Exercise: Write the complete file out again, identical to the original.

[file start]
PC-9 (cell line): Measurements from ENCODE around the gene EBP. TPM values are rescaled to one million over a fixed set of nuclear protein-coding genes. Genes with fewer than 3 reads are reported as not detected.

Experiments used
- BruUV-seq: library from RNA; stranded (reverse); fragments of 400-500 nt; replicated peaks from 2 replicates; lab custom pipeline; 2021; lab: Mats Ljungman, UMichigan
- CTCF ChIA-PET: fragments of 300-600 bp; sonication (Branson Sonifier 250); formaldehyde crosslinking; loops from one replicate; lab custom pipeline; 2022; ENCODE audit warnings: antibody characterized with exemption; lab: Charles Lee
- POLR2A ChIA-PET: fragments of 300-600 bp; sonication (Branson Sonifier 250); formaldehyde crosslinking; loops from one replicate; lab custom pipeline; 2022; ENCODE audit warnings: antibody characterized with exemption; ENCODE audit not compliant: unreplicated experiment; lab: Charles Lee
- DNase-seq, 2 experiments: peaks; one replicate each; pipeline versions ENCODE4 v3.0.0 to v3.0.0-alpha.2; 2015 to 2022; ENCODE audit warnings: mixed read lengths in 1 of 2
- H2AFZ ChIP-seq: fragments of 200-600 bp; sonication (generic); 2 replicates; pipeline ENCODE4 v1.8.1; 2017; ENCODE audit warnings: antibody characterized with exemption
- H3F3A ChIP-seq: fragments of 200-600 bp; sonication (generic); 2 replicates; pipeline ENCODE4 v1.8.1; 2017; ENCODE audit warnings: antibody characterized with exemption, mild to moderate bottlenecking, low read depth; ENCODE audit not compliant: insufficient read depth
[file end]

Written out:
PC-9 (cell line): Measurements from ENCODE around the gene EBP. TPM values are rescaled to one million over a fixed set of nuclear protein-coding genes. Genes with fewer than 3 reads are reported as not detected.

Experiments used
- BruUV-seq: library from RNA; stranded (reverse); fragments of 400-500 nt; replicated peaks from 2 replicates; lab custom pipeline; 2021; lab: Mats Ljungman, UMichigan
- CTCF ChIA-PET: fragments of 300-600 bp; sonication (Branson Sonifier 250); formaldehyde crosslinking; loops from one replicate; lab custom pipeline; 2022; ENCODE audit warnings: antibody characterized with exemption; lab: Charles Lee
- POLR2A ChIA-PET: fragments of 300-600 bp; sonication (Branson Sonifier 250); formaldehyde crosslinking; loops from one replicate; lab custom pipeline; 2022; ENCODE audit warnings: antibody characterized with exemption; ENCODE audit not compliant: unreplicated experiment; lab: Charles Lee
- DNase-seq, 2 experiments: peaks; one replicate each; pipeline versions ENCODE4 v3.0.0 to v3.0.0-alpha.2; 2015 to 2022; ENCODE audit warnings: mixed read lengths in 1 of 2
- H2AFZ ChIP-seq: fragments of 200-600 bp; sonication (generic); 2 replicates; pipeline ENCODE4 v1.8.1; 2017; ENCODE audit warnings: antibody characterized with exemption
- H3F3A ChIP-seq: fragments of 200-600 bp; sonication (generic); 2 replicates; pipeline ENCODE4 v1.8.1; 2017; ENCODE audit warnings: antibody characterized with exemption, mild to moderate bottlenecking, low read depth; ENCODE audit not compliant: insufficient read depth